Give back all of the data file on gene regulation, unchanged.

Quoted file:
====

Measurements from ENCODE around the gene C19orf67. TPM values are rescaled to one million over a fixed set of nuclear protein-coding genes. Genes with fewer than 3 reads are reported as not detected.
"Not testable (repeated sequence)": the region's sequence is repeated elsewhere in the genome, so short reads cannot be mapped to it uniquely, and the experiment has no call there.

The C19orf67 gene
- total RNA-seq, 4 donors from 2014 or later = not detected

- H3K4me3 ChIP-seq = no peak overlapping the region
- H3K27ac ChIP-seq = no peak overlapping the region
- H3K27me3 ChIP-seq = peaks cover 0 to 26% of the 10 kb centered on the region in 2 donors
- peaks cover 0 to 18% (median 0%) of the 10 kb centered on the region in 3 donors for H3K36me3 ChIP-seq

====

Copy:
Measurements from ENCODE around the gene C19orf67. TPM values are rescaled to one million over a fixed set of nuclear protein-coding genes. Genes with fewer than 3 reads are reported as not detected.
"Not testable (repeated sequence)": the region's sequence is repeated elsewhere in the genome, so short reads cannot be mapped to it uniquely, and the experiment has no call there.

The C19orf67 gene
- total RNA-seq, 4 donors from 2014 or later = not detected

- H3K4me3 ChIP-seq = no peak overlapping the region
- H3K27ac ChIP-seq = no peak overlapping the region
- H3K27me3 ChIP-seq = peaks cover 0 to 26% of the 10 kb centered on the region in 2 donors
- peaks cover 0 to 18% (median 0%) of the 10 kb centered on the region in 3 donors for H3K36me3 ChIP-seq